CHAPTER V. THE START OF THE SOUTHERN JOURNEY
No wonder that Scott, after they had left three weeks' provisions and a quantity of dog-food in Depôt B and had resumed their march, sounded a note of thankfulness: 'As I write I scarcely know how to describe the blessed relief it is to be free from our relay work. For one-and-thirty awful days we have been at it, and whilst I doubt if our human endurance could have stood it much more, I am quite sure the dogs could not. It seems now like a nightmare, which grew more terrible towards its end.' The sense of relief was, however, not destined to last, for on December 21 the dogs were in such a hopeless condition that they might at any moment have completely collapsed. This was a fact that had to be faced, and the question whether under such circumstances it was wise to push on had to be asked and answered. The unanimous answer was that the risk of going on should be taken, but on that same night Wilson, in view of future plans, reported to Scott that his medical examinations revealed that Shackleton had decidedly angry-looking gums, and that for some time they had been slowly but surely getting worse. It was decided not to tell Shackleton of these symptoms of scurvy, and as the bacon they were using seemed likely to be the cause of them, it was discarded and an increased allowance of seal given in its place. This was a loss in weight which was serious, for already they were reduced almost to starvation rations of about a pound and a half a day.
Supper was the best meal, for then they had a hoosh which ran from between three-quarters to a whole pannikin apiece, but even this they could not afford to make thick. While it was being heated in the central cooker, cocoa was made in the outer, but the lamp was turned out directly the hoosh boiled, and by that time the chill was barely off the contents of the outer cooker. Of course the cocoa was not properly dissolved, but they were long past criticizing the quality of their food. All they wanted was something to 'fill up,' but needless to say they never got it. Half an hour after supper was over they were as hungry as ever.
When they had started from the ship, there had been a vague idea that they could go as they pleased with the food, but experience showed that this would not do, and that there must be a rigid system of shares. Consequently they used to take it in turn to divide things into three equal portions, and as the man who made the division felt called upon to take the smallest share, the game of 'shut-eye' was invented to stop all arguments and remonstrances. The shares were divided as equally as possible by someone, then one of the other two turned his head away and the divider pointed to a portion and said, 'Whose is this?' He of the averted head named the owner, and thus this simple but useful game was played.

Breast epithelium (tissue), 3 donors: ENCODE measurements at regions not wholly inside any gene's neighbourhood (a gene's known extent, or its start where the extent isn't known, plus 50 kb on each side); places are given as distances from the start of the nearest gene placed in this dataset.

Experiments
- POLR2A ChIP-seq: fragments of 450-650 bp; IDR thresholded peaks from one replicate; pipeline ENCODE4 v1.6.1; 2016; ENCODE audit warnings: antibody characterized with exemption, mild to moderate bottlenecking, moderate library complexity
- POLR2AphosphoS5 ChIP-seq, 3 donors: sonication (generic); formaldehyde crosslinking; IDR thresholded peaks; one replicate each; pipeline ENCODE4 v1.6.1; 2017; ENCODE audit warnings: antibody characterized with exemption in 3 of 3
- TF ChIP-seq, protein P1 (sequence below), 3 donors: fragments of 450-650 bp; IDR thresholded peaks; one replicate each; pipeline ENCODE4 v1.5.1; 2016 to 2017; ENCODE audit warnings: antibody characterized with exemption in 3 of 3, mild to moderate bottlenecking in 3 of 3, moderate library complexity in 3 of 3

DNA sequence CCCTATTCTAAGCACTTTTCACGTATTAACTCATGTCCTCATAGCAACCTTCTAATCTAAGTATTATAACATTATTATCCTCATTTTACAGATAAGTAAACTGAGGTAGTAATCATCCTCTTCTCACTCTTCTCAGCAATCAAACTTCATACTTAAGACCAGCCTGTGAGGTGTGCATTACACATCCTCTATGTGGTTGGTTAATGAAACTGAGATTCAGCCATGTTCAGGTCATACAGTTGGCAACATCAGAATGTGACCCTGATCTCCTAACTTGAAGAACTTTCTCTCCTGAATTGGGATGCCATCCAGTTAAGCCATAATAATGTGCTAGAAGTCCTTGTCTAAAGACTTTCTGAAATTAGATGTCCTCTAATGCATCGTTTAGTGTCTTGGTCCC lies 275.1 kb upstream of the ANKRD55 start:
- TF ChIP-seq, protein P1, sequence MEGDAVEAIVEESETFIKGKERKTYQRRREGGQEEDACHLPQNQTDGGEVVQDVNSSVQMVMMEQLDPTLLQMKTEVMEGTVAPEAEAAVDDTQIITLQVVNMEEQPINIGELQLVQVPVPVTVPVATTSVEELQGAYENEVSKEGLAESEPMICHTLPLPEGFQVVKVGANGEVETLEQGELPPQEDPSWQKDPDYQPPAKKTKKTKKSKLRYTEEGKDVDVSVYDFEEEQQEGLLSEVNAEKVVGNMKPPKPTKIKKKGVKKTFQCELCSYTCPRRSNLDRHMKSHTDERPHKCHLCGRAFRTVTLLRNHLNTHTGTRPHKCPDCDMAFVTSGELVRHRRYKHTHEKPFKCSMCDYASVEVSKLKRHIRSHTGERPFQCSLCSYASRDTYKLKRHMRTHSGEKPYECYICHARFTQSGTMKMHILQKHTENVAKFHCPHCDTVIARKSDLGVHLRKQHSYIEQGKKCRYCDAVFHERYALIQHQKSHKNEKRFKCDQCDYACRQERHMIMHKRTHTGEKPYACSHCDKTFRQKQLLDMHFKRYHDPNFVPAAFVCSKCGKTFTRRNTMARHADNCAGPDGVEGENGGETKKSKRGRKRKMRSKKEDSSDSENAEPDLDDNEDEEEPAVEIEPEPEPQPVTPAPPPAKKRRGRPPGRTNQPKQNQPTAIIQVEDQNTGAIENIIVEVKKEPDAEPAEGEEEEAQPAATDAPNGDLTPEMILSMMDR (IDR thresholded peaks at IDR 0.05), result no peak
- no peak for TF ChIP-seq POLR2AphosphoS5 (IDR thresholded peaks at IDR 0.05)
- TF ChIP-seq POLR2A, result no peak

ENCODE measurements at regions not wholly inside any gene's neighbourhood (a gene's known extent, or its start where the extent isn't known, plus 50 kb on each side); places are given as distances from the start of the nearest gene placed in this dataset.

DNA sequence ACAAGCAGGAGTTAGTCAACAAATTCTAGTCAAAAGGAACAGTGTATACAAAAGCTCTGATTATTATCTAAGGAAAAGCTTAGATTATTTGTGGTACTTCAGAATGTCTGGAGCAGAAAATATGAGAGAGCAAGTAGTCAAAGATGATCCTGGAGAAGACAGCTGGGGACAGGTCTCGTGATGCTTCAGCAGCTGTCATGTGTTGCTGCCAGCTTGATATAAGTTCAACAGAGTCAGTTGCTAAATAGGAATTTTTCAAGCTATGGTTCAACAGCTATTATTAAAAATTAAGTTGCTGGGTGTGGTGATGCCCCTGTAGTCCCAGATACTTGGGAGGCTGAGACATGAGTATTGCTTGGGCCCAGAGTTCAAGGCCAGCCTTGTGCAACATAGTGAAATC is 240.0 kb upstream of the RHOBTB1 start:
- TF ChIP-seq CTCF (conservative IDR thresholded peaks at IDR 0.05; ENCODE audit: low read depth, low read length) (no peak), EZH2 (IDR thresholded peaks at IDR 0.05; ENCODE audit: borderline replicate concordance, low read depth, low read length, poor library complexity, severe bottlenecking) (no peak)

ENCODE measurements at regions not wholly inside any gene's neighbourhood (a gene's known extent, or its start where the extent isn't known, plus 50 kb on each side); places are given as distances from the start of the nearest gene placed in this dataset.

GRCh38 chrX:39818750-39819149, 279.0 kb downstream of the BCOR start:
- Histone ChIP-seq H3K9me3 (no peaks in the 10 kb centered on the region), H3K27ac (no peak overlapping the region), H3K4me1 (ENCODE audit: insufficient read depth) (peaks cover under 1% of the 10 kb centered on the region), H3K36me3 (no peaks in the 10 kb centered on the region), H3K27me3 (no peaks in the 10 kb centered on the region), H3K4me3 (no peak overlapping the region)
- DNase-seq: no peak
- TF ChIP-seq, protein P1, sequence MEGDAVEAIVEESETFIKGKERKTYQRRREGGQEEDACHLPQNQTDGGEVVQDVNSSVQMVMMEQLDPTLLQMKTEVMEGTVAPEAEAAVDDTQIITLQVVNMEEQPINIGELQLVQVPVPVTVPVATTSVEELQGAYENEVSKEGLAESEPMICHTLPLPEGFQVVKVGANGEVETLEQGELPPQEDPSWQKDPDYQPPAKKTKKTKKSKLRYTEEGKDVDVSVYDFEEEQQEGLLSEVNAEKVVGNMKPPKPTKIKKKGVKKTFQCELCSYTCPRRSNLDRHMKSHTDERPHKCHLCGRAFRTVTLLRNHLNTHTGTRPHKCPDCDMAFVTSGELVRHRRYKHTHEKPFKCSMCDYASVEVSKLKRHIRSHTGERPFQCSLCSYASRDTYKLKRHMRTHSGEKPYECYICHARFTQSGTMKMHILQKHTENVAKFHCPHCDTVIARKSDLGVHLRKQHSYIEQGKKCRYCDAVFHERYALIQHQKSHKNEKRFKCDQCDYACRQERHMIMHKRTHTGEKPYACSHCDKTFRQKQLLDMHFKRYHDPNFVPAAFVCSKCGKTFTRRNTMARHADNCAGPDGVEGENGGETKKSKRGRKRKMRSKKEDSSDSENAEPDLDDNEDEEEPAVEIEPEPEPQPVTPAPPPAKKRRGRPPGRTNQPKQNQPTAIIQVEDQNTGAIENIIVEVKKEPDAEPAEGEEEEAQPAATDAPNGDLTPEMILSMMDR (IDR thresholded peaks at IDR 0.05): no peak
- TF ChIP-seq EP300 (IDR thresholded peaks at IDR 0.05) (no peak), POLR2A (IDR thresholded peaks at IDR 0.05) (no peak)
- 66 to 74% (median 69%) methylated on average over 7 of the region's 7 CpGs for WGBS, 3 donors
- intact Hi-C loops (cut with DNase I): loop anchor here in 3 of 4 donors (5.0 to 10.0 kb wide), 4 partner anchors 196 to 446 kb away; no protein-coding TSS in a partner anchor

Wilson's examination of Shackleton on December 24 was not encouraging, but they had reached a much harder surface and under those conditions Scott and Wilson agreed that it was not yet time to say 'Turn.' Besides, Christmas Day was in front of them, and for a week they had all agreed that it would be a crime to go to bed hungry on that night. In fact they meant it to be a wonderful day, and everything conspired to make it so.
The sun shone gloriously from a clear sky, and not a breath of wind disturbed the calmness of the morning, but entrancing as the scene was they did not stay to contemplate it, because for once they were going to have a really substantial breakfast, and this was an irresistible counter-attraction.
And afterwards, when they felt more internally comfortable than they had for weeks, the surface continued to be so much better that the sledges could be pulled without any help from the dogs. On that day they had the satisfaction of covering nearly eleven miles, the longest march they had made for a long time. So when camp was pitched they were thoroughly pleased with the day, and ready to finish it off with a supper to be remembered. A double 'whack' of everything was poured into the cooking-pot, and in the hoosh that followed a spoon would stand without any support, and the cocoa was also brought to boiling-point.
'I am writing,' Scott says, 'over my second pipe. The sun is still circling our small tent in a cloudless sky, the air is warm and quiet. All is pleasant without, and within we have a sense of comfort we have not known for many a day; we shall sleep well tonight - no dreams, no tightening of the belt.
'We have been chattering away gaily, and not once has the conversation turned to food. We have been wondering what Christmas is like in England... and how our friends picture us. They will guess that we are away on our sledge journey, and will perhaps think of us on plains of snow; but few, I think, will imagine the truth, that for us this has been the reddest of all red-letter days.'